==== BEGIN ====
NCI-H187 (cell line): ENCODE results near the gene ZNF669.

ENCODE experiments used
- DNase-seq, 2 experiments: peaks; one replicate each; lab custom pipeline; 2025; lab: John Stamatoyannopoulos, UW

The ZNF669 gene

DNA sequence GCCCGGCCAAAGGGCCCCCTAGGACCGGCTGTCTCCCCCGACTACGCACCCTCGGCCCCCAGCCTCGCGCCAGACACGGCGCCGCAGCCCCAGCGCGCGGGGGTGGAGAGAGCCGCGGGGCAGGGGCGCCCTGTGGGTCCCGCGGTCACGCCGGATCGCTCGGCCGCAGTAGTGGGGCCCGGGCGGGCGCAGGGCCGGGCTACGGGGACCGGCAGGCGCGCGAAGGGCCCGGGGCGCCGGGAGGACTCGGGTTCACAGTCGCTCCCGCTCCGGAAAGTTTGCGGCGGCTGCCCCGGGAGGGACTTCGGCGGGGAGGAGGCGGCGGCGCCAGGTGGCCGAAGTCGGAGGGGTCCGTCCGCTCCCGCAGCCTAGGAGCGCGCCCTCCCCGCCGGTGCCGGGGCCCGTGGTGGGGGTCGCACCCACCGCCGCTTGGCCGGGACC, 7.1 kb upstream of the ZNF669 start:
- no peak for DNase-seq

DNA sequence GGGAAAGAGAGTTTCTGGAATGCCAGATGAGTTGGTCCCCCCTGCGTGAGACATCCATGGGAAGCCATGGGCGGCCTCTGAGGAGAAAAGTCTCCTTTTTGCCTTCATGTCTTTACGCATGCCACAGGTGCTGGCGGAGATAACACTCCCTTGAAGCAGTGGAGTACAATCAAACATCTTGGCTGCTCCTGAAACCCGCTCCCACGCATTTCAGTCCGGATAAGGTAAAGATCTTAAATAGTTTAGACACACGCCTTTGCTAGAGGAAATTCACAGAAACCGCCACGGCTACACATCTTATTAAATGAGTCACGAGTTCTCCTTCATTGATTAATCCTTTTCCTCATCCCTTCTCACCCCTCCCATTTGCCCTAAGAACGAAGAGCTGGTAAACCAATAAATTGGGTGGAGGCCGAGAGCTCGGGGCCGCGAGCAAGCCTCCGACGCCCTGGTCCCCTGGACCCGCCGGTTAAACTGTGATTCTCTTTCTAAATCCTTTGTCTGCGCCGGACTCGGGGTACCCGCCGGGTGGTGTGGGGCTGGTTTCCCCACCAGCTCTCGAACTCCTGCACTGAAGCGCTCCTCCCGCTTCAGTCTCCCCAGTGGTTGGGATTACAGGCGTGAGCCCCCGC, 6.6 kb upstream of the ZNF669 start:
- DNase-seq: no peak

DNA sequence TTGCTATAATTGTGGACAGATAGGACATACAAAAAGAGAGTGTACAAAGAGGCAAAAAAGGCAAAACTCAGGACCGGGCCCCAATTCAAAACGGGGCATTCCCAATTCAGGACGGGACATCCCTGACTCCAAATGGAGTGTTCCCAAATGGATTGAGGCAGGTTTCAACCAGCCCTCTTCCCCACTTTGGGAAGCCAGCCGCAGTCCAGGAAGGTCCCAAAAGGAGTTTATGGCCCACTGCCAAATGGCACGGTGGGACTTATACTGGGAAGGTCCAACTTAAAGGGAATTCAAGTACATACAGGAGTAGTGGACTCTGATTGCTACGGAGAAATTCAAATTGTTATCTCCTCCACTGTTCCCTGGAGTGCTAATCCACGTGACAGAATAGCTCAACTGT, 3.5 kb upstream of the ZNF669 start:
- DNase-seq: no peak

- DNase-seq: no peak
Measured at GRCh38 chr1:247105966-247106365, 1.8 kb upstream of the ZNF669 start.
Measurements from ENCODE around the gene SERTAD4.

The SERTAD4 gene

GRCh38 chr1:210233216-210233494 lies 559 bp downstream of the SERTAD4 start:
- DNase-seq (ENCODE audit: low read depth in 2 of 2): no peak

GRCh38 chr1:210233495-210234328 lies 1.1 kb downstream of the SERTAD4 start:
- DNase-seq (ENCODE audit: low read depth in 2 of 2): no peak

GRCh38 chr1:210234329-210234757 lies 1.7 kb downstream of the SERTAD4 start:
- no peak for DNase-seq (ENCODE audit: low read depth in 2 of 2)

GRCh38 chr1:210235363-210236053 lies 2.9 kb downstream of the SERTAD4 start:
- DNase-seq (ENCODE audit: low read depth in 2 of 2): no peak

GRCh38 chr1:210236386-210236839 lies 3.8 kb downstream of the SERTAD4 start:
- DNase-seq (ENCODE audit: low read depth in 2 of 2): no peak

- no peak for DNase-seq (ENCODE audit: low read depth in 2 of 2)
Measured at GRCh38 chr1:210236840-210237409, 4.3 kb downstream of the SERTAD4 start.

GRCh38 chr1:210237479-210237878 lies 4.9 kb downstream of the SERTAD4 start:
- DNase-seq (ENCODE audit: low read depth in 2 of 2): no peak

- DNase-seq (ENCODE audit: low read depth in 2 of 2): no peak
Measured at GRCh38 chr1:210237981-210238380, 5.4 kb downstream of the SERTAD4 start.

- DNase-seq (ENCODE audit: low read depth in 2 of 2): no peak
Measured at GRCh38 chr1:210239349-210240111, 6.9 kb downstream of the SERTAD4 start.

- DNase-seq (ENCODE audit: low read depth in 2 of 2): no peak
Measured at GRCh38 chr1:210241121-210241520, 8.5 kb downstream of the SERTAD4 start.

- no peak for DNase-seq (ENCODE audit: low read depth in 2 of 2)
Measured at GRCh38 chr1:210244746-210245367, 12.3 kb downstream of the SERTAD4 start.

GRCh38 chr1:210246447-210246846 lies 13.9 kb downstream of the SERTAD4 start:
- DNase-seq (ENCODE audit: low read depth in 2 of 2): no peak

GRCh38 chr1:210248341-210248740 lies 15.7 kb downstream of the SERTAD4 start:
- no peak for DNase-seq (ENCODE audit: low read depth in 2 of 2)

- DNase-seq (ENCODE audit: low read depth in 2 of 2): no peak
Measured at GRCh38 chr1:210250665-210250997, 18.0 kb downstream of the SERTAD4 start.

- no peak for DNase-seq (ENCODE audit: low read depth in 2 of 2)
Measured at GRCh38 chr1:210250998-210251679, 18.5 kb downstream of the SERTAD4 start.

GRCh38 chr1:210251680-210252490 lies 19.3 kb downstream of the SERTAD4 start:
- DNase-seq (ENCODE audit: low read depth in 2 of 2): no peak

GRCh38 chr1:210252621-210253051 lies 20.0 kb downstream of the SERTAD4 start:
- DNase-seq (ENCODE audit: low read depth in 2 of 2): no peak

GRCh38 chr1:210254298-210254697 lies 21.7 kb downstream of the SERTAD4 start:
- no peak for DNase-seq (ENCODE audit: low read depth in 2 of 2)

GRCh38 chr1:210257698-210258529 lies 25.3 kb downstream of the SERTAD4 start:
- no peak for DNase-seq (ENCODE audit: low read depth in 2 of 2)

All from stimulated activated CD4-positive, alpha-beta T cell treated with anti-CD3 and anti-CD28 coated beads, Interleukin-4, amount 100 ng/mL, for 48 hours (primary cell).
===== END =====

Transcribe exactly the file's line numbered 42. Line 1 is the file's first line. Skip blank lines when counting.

Measured at GRCh38 chr1:210250665-210250997, 18.0 kb downstream of the SERTAD4 start.